In order to get the best reduction in the LDL cholesterol level, the treatments need to be performed regularly. There is evidence that continued LDL-apheresis treatment can reduce the risk of future cardiovascular problems and that the progression of arterial disease can be substantially slowed.

Treatment is life-long and you must continue to take your lipid lowering medication and stick to a low fat diet.

Q

What blood tests will I have done?

A

Treatment is carried out on an outpatient basis so you should be able to go home fairly soon after your treatment has been completed.  Before discharge your needles sites will be assessed and a dressing applied.  Unless you live very close to your treatment centre, we do not advise you to drive home. You will definitely not be able to drive for the first few treatments whilst you are getting used to the treatment.

Q

Lipoprotein Apheresis; Who should we treat?

A

Lipoprotein apheresis has been available as a treatment since the late 1980’s in this country and many studies have proven its efficacy in reducing cholesterol levels albeit temporarily. Despite this, there remains scarce provision of the service throughout the UK which is in stark contrast with Europe.

There are currently only 4 designated Lipoprotein apheresis centres in the UK; Harefield Hospital, Hammersmith Hospital, Llandough Hospital in Cardiff and Manchester Royal Infirmary. There are a further 4 places providing apheresis treatment, 2 Blood Transfusion Centres in Leeds and Bristol, a renal unit in Queen Elizabeth Hospital, Birmingham and a children’s unit at Nottingham Hospital.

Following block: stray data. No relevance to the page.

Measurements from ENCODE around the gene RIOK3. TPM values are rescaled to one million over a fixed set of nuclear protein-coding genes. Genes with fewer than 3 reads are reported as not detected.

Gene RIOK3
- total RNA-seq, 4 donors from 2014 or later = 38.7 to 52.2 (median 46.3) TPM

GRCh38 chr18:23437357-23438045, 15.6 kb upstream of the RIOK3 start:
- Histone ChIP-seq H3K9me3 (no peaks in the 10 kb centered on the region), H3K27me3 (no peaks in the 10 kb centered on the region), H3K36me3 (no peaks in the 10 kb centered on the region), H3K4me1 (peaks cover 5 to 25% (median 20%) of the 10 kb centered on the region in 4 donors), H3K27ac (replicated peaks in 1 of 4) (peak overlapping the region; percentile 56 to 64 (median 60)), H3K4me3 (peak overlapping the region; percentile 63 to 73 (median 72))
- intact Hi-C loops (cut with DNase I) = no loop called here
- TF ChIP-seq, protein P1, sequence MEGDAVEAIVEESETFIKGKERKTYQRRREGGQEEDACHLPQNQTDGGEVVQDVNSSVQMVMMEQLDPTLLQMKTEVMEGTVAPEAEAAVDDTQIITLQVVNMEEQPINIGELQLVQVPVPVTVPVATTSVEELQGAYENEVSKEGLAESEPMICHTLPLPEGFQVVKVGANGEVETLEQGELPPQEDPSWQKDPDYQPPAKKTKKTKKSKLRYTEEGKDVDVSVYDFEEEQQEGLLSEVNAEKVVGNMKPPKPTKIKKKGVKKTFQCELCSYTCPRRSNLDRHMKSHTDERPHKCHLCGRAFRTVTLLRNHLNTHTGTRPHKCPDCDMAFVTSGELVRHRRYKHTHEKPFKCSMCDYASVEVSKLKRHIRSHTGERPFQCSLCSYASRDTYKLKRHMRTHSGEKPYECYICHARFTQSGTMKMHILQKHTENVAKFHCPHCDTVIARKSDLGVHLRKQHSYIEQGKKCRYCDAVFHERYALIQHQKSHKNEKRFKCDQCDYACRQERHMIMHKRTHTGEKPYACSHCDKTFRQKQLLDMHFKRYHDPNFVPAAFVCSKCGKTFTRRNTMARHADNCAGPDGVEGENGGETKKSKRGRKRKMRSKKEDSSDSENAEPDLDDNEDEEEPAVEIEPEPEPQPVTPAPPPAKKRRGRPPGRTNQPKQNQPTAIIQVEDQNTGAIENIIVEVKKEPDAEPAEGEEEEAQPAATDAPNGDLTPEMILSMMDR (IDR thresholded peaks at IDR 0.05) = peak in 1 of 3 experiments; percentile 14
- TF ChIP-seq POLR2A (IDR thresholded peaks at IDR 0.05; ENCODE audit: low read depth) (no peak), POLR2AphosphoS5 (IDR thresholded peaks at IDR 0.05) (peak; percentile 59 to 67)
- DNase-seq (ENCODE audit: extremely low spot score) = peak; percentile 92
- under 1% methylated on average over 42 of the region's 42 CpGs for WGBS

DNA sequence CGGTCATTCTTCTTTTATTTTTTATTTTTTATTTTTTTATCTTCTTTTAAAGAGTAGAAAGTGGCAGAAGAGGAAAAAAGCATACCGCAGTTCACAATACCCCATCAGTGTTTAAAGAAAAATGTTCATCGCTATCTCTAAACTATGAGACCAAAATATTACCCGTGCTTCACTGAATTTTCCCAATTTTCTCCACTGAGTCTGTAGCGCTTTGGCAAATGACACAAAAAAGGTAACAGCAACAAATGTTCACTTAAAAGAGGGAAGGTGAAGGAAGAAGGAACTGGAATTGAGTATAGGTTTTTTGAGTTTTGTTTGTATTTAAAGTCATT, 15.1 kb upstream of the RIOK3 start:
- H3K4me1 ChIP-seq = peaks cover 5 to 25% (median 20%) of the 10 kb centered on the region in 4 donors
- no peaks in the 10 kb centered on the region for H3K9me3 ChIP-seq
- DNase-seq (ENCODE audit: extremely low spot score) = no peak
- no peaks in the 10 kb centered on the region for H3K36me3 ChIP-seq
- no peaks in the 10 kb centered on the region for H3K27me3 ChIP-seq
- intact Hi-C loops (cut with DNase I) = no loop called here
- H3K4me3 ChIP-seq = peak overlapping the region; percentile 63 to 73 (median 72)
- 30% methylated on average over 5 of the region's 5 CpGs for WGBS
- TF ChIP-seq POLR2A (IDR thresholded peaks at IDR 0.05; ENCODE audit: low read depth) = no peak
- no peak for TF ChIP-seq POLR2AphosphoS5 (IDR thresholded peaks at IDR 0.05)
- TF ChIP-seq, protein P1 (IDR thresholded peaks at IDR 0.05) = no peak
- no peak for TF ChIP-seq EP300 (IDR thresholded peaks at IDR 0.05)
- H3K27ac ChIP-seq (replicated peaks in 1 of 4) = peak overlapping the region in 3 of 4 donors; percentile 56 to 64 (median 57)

The numbers of patients receiving treatment at the moment are as follows

Harefield: 23, Hammersmith: 6, Llandough: 18, Leeds: 2, Bristol: 6, Birmingham: 5, Manchester: 9 


As you can see there are about 70 patients currently receiving lipoprotein apheresis but according to Dr. G. Thompson it is calculated that approximately 200 patients should be receiving treatment if the criteria set out by the HEART-UK LDL apheresis Working Group were to be applied. This group published the following guidelines on indications for LDL apheresis treatment.

  • Homozygous (including compound heterozygous) FH patients with extreme hypercholesterolaemia from childhood.
  • Heterozygous FH with poor family history with evidence of significant progression of coronary heart disease and whose LDL remains >5.0mmol or decreases by <40% despite combination therapy.
  • Patients with progressive CHD, severe hypercholesterolaemia and LPa >60mg/dl. Whose LDL remains significantly elevated despite drug therapy.

These guidelines produced by HEART UK were then followed by NICE guidance on FH which recommended that you should…

“Consider offering LDL Apheresis for the treatment of adults and children/young people with clinical homozygous FH……”

and

“In exceptional instances (such as when there is progressive, symptomatic coronary heart disease, despite maximal tolerated lipid – modifying drug therapy and optimal medical and surgical therapy) consider offering LDL apheresis for the treatment of people with heterozygous FH.”

At Harefield Hospital we take patients for apheresis treatment from all over the country as long as they are happy to travel. We have treated patients from Suffolk, Devon Sussex and Kent. There is no catchment area as such, any patients who fulfil the criteria above should be referred to Dr Barbir, Consultant Cardiologist, who will refer them to Alison Pottle, Cardiology Nurse Consultant, who will invite them to visit the unit and discuss the treatment.

The greatest challenge for those working in Lipoprotein Apheresis at the moment is the identification of those eligible patients and this will only be achieved by raising awareness amongst health professionals. A website has been set up in conjunction with HEART UK to provide information to patients and health professionals for this purpose.

LDL - Case studies
Case studies

To be able to read about someone who has LDL apheresis on a regular basis, may help others considering it.

 
LDL - Find a unit
Find a unit

Use our clickable map to help you locate your nearest Lipid Clinic and Apheresis Unit within the UK.

 
LDL-apheresis therapy
LDL-Apheresis therapy

"LDL-Apheresis therapy can help patients achieve safe reductions of low density lipoprotein cholesterol (LDL-C) levels"